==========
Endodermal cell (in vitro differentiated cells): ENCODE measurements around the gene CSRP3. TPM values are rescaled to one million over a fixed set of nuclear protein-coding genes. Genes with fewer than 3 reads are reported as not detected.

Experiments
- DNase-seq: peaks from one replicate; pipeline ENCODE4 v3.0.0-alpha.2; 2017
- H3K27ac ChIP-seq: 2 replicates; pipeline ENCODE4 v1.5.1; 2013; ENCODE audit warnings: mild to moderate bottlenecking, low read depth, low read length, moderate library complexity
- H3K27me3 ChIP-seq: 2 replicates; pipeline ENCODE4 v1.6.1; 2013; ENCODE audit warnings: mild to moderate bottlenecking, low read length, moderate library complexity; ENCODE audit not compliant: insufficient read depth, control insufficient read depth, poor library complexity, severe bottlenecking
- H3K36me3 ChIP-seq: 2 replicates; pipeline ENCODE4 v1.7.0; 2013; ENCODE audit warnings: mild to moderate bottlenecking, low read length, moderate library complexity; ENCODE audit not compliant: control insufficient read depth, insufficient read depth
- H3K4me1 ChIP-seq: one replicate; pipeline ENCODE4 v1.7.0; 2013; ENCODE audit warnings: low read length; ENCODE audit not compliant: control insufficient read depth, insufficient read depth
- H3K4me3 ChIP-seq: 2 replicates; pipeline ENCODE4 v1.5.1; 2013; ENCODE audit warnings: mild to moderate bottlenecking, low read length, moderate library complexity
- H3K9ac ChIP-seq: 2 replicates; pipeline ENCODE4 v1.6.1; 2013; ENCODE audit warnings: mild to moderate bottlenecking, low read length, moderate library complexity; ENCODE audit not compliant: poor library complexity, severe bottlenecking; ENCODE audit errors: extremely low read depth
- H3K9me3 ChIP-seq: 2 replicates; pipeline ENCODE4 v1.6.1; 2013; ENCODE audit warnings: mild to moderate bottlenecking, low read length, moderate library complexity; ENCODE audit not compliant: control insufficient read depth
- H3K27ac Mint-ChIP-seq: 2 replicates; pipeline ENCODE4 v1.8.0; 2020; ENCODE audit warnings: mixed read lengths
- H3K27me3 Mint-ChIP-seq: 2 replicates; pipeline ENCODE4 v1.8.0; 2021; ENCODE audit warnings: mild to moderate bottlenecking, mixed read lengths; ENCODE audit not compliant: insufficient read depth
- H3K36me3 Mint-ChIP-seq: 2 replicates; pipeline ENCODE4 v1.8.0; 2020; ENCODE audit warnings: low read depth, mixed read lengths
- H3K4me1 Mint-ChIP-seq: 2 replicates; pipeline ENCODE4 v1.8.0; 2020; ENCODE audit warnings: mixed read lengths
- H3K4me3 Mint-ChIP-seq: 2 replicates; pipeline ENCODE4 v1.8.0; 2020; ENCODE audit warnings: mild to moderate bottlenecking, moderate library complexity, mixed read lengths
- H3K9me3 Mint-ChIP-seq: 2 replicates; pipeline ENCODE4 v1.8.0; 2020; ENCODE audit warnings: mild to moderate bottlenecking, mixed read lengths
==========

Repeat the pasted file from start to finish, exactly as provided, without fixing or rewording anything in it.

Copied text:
Endodermal cell (in vitro differentiated cells): ENCODE measurements around the gene CSRP3. TPM values are rescaled to one million over a fixed set of nuclear protein-coding genes. Genes with fewer than 3 reads are reported as not detected.

Experiments
- DNase-seq: peaks from one replicate; pipeline ENCODE4 v3.0.0-alpha.2; 2017
- H3K27ac ChIP-seq: 2 replicates; pipeline ENCODE4 v1.5.1; 2013; ENCODE audit warnings: mild to moderate bottlenecking, low read depth, low read length, moderate library complexity
- H3K27me3 ChIP-seq: 2 replicates; pipeline ENCODE4 v1.6.1; 2013; ENCODE audit warnings: mild to moderate bottlenecking, low read length, moderate library complexity; ENCODE audit not compliant: insufficient read depth, control insufficient read depth, poor library complexity, severe bottlenecking
- H3K36me3 ChIP-seq: 2 replicates; pipeline ENCODE4 v1.7.0; 2013; ENCODE audit warnings: mild to moderate bottlenecking, low read length, moderate library complexity; ENCODE audit not compliant: control insufficient read depth, insufficient read depth
- H3K4me1 ChIP-seq: one replicate; pipeline ENCODE4 v1.7.0; 2013; ENCODE audit warnings: low read length; ENCODE audit not compliant: control insufficient read depth, insufficient read depth
- H3K4me3 ChIP-seq: 2 replicates; pipeline ENCODE4 v1.5.1; 2013; ENCODE audit warnings: mild to moderate bottlenecking, low read length, moderate library complexity
- H3K9ac ChIP-seq: 2 replicates; pipeline ENCODE4 v1.6.1; 2013; ENCODE audit warnings: mild to moderate bottlenecking, low read length, moderate library complexity; ENCODE audit not compliant: poor library complexity, severe bottlenecking; ENCODE audit errors: extremely low read depth
- H3K9me3 ChIP-seq: 2 replicates; pipeline ENCODE4 v1.6.1; 2013; ENCODE audit warnings: mild to moderate bottlenecking, low read length, moderate library complexity; ENCODE audit not compliant: control insufficient read depth
- H3K27ac Mint-ChIP-seq: 2 replicates; pipeline ENCODE4 v1.8.0; 2020; ENCODE audit warnings: mixed read lengths
- H3K27me3 Mint-ChIP-seq: 2 replicates; pipeline ENCODE4 v1.8.0; 2021; ENCODE audit warnings: mild to moderate bottlenecking, mixed read lengths; ENCODE audit not compliant: insufficient read depth
- H3K36me3 Mint-ChIP-seq: 2 replicates; pipeline ENCODE4 v1.8.0; 2020; ENCODE audit warnings: low read depth, mixed read lengths
- H3K4me1 Mint-ChIP-seq: 2 replicates; pipeline ENCODE4 v1.8.0; 2020; ENCODE audit warnings: mixed read lengths
- H3K4me3 Mint-ChIP-seq: 2 replicates; pipeline ENCODE4 v1.8.0; 2020; ENCODE audit warnings: mild to moderate bottlenecking, moderate library complexity, mixed read lengths
- H3K9me3 Mint-ChIP-seq: 2 replicates; pipeline ENCODE4 v1.8.0; 2020; ENCODE audit warnings: mild to moderate bottlenecking, mixed read lengths